Normal mammary gland development requires interactions between the cells forming the gland. It is well known that different types of junctions are involved in these interactions, including gap, adherens and tight junctions. Most of the junctions' components, named junctional proteins, have been identified. However, the mechanisms controlling junctional proteins setup and function are poorly understood.
The main objective of this research program is to identify those mechanisms. To do so, we use different models mimicking mammary gland structure in laboratory. We can modify the interactions between the cells in these models using various compounds, and determine the effects on mammary gland development. Understanding the mechanisms involved in cell interactions is crucial since their deregulation could lead to abnormal mammary gland development and increased susceptibility to breast cancer. Since most of mammary gland development occurs at puberty, it is quite possible that cell interactions are controlled, at least in part, by hormones. Some environmental pollutants look like hormone and can mimic their actions. These pollutants are named endocrine disruptors.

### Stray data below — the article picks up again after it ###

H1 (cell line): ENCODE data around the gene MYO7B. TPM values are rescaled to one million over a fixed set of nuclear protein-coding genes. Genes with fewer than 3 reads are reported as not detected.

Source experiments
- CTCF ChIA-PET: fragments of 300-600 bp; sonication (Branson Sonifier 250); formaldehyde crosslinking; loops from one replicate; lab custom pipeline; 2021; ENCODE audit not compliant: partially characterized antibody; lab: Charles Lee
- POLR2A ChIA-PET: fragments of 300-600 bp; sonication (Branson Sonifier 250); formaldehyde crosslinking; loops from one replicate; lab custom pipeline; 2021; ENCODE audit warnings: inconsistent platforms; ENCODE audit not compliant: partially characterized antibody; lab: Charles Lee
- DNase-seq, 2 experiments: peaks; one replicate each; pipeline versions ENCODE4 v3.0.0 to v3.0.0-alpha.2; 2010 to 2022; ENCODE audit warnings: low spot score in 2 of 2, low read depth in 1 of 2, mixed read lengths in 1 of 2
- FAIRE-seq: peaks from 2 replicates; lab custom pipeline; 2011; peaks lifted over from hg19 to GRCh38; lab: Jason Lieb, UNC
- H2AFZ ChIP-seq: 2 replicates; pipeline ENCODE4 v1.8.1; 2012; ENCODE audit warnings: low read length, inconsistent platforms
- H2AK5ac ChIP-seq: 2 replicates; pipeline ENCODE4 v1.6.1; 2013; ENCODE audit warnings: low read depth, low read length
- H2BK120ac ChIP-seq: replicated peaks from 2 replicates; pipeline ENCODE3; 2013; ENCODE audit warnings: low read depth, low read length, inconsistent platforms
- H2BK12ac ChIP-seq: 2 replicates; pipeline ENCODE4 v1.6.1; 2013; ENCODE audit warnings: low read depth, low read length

Our second objective is to determine if an exposure to endocrine disruptors can modulate cell interactions setup and function, thereby promoting breast tumor development. There are growing interests and concerns within the population regarding the effects of the environment on human health. It is primordial to provide documented answers on the risks associated with exposure to chemicals for mammary gland development and breast cancer.